In a breakthrough for creating soft, stretchable machines and electronics, scientists have developed a novel rubber material with high thermal conductivity and elasticity.

  • The material, nicknamed ‘thubber’, is an electrically insulating composite that exhibits an unprecedented combination of metal-like thermal conductivity, elasticity similar to soft, biological tissue, and can stretch over six times its initial length.
  • The key ingredient in “thubber” is a suspension of non-toxic, liquid metal micro-droplets.
  • The liquid state allows the metal to deform with the surrounding rubber at room temperature. When the rubber is pre-stretched, the droplets form elongated pathways that are efficient for heat travel.

Utilization:

  • This material can be used in applications such as wearable computing and soft robotics, which require mechanical compliance and stretchable functionality.
  • Applications could extend to industries like athletic wear and sports medicine — think of lighted clothing for runners and heated garments for injury therapy.
  • Advanced manufacturing, energy, and transportation are other areas where stretchable electronic material could have an impact.

4.ISRO launches record 104 satellites at Sriharikota

Source: The Hindu

Its first multi-satellite payload of three to a 104. However is also not the first time that the PSLV has carried multiple satellites — it has achieved this feat 18 times. Before 104, PSLV’s personal payload record was in June 2016 when it carried 20 satellites to space at once.

  • The first time it carried a multiple satellite payload was in 1999, when a satellite each of South Korea and Germany along with an Indian satellite.
  • The Indian Space Research Organisation (ISRO) has successfully launched a record 104 satellites into space on a single rocket from Sriharikota in Andhra Pradesh.

Significance

  • With the successful launch, India did something no country has done before. Its launch of 104 satellites from a single rocket was a world record most satellites launched at the same time from a single rocket.
  • The country that comes second to us in this aspect is Russia, who is far behind with a maximum of 37 satellite launches from a single rocket.
  • The PSLV is responsible for putting a whole range of Indian satellites in orbit — like the advanced weather satellite SCATSAT-1.
  • Of the 3 Indian satellites it carried, one was Cartosat-2 — ISRO’s own earth imaging spacecraft — which is capable of advanced remote sensing and “providing scene-specific spot imageries for cartographic applications.
  • The two Indian nano-satellites are ISRO’s INS-1A and INS-1B.

Key facts:

  • Of the total earth-observation satellites, three are Indian, 88 are from the US and the rest from Germany, Israel, Kazakhstan, the Netherlands, Switzerland and the United Arab Emirates.
  • This PSLV-XL rocket launch is ISRO’s 15th space mission. ISRO has a very impressive success arte in terms of space programmes as it hasn’t failed even since 2010. The XL version of the PSLV was earlier used in India’s Mars Orbiter Mission (MOM) after it had debuted in 2008 in India’s first attempt to raech moon, Chandrayan-I.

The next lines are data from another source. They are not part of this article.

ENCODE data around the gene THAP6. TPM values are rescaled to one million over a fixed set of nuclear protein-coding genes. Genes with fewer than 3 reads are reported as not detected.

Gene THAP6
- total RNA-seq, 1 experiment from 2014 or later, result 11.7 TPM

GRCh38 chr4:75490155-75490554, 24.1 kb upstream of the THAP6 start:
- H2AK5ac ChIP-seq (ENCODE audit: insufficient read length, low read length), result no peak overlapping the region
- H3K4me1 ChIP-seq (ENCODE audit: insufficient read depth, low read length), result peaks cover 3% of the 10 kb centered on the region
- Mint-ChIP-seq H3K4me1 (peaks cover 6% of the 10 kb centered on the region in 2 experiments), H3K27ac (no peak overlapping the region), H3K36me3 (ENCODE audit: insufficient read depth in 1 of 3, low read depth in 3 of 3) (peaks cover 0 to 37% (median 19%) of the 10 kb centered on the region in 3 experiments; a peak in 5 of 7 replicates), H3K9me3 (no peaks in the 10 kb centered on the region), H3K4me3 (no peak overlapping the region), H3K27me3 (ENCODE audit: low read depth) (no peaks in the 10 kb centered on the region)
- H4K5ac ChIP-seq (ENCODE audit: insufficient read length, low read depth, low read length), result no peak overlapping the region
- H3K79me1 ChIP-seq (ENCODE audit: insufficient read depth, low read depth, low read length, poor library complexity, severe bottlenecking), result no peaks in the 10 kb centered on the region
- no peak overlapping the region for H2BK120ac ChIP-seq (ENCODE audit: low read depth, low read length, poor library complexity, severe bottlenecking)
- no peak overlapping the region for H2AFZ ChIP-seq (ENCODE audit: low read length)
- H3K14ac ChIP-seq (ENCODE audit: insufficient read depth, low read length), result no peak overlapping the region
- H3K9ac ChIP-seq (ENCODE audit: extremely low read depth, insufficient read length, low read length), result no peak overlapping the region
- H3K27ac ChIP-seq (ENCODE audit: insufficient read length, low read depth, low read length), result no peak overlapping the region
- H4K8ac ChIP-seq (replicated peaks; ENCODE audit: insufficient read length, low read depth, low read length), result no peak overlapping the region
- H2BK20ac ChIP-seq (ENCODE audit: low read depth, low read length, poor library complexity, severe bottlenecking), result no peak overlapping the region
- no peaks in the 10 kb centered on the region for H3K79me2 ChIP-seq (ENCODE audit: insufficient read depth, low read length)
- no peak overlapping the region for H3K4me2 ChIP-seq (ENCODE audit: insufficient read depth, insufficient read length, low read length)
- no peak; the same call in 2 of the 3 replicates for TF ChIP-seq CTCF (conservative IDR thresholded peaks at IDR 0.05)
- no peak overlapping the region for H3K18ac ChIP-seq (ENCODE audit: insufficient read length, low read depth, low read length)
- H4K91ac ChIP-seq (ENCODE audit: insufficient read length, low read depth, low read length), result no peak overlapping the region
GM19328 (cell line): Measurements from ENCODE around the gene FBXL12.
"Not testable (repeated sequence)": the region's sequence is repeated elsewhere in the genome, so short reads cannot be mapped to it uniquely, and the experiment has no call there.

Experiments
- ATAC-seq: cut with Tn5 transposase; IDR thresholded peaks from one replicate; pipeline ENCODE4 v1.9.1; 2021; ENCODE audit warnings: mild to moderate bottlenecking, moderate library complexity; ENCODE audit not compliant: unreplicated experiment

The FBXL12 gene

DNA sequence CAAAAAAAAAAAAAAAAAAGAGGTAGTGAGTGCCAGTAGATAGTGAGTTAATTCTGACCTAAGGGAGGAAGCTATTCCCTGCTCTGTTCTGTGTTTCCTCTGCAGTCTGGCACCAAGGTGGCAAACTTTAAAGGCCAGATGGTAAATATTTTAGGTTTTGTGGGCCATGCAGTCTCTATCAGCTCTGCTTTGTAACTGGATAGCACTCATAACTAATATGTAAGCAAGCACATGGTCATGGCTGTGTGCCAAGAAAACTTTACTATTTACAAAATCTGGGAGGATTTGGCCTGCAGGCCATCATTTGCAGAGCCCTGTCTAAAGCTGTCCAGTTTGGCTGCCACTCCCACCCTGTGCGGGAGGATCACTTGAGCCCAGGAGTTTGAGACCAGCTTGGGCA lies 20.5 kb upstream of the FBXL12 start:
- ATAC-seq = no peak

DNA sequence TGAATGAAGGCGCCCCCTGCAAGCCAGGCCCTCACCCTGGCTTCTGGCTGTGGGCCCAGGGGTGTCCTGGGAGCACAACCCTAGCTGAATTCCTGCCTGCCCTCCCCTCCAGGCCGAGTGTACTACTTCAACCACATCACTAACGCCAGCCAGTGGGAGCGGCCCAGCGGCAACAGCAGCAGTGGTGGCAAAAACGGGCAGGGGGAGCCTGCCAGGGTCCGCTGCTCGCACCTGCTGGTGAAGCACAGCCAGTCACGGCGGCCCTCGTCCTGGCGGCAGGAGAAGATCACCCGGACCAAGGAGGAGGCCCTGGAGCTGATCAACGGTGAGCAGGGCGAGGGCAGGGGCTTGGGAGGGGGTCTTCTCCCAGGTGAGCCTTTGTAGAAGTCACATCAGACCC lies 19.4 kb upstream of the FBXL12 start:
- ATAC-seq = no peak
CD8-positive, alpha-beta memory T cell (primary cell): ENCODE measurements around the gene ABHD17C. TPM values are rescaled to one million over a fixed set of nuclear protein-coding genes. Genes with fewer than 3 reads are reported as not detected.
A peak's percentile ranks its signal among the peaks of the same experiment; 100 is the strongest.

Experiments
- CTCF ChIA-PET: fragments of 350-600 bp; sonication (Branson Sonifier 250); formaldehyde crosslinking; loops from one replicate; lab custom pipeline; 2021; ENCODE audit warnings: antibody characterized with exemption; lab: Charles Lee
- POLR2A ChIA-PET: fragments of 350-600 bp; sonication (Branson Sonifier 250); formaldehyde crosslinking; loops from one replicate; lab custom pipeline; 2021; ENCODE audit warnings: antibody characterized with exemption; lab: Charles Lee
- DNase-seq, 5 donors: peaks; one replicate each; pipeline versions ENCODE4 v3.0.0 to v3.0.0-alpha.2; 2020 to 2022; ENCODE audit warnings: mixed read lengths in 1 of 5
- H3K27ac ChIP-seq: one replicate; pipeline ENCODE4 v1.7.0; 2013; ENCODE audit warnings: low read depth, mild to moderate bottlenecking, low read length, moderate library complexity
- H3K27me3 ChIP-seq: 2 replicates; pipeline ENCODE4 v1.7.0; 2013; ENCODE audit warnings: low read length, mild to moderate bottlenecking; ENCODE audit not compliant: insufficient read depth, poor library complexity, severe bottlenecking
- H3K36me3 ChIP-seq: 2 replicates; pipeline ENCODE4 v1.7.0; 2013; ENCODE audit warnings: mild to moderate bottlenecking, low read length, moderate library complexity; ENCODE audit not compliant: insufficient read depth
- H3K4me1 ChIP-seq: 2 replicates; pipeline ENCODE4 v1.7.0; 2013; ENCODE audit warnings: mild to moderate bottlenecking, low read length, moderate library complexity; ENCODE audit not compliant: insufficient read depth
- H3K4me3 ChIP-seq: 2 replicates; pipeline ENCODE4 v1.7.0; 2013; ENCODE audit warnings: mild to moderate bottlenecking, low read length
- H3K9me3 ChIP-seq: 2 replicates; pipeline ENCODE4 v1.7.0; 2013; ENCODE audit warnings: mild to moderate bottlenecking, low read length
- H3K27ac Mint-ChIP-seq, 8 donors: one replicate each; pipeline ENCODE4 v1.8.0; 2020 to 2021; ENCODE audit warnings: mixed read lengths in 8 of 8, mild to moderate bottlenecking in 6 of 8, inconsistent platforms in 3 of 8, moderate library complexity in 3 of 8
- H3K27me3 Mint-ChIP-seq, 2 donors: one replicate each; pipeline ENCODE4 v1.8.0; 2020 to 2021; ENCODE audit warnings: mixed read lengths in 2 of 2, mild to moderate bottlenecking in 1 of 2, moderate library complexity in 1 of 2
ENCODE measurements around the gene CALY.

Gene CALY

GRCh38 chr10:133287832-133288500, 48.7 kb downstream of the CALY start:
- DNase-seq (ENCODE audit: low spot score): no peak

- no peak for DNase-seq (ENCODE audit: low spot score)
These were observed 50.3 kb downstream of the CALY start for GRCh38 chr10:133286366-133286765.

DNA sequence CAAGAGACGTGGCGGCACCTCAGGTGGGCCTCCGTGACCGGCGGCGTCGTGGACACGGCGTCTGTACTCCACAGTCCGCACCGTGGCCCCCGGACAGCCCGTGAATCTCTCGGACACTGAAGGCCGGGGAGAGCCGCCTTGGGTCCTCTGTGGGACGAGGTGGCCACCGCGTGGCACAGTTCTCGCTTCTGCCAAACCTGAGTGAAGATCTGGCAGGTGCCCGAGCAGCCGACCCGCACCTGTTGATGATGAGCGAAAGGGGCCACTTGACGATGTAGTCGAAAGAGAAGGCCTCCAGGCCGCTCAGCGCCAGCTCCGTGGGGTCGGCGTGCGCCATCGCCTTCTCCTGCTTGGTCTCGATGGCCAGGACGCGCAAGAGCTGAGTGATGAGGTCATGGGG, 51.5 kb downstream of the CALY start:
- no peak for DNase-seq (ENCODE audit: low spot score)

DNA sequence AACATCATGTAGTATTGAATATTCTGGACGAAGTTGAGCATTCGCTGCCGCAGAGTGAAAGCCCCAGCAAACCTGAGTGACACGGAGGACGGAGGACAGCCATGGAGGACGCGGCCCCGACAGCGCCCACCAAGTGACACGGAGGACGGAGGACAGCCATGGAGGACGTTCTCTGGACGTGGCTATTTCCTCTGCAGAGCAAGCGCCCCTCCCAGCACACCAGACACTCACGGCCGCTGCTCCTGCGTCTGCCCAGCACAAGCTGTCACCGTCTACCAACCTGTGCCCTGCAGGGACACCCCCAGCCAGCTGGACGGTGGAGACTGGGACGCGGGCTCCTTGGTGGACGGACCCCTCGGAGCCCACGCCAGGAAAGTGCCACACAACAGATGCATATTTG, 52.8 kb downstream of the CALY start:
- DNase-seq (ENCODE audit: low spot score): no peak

• India had earlier made a national record in June 2016 after it had succesfully rocketed 20 satellites at one go, including 13 from the United States of America.
  • ISRO today beat the record held by Russia, which in 2014 catapulted 37 satellites in a single launch, using a modified inter-continental ballistic missile.

5.Muziris Heritage Project set to turn over a new leaf

Source: The Hindu

The uniquely ambitious Muziris Heritage Project (MHP), which seeks to link up heritage sites, restore monuments and community spaces along the riparian North Paravur, Chendamangalam, Chittattinkara, Vadakkekara, Pallippuram, Kodungalloor, Mathilakam, Eriyad and Methala and liven them up with community-based projects and cultural shows from the region, is on the cusp of being revitalised and fast-tracked by the Kerala State Tourism Department.

  • As a first step, a working team of project consultants and officials is visiting the Muziris region, putting to technical scrutiny each site that’s up and running for upgrade as originally envisaged, besides surveying new sites for making it a participatory conservation tourism initiative with renewed thrust on cultural research and learning.

The Muziris heritage Project utilizes at a global level the possibilities of a region, which lost its glory centuries ago. Muziris is an ancient port town in little Kerala still holds a kind of beauty that is filled with history and culture.

6.Kalimpong is Bengal’s 21st district

Source: The Hindu

  • The Kalimpong subdivision of the Darjeeling hills became the 21st district of West Bengal.
  • Kalimpong was once known for the Silk Route that passed through the region, connecting Nepal and Bhutan with the city.

7.MoU signed between Publications Division and Sasta Sahitya Mandal for Joint Publication of books

Source: PIB

Publications Division, a Media Unit under Ministry of Information & Broadcasting and Sasta Sahitya Mandal (SSM) have signed a Memorandum of Understanding (MoU) for joint publication of books on heroes of freedom struggle, cultural leaders and other eminent personalities who worked towards Nation development.

Sasta Sahitya Mandal

  • SSM is a Trust established by Mahatma Gandhi in 1925 and mandated to promote, develop and publish high class literature in Hindi and to make it available to the public at affordable prices.
  • Since its inception SSM has brought out more than 2500 titles on Indian culture, heritage, Indian epics, & stories and has created a huge corpus of children literature to infuse in them the values of life and love for the nation and humanity.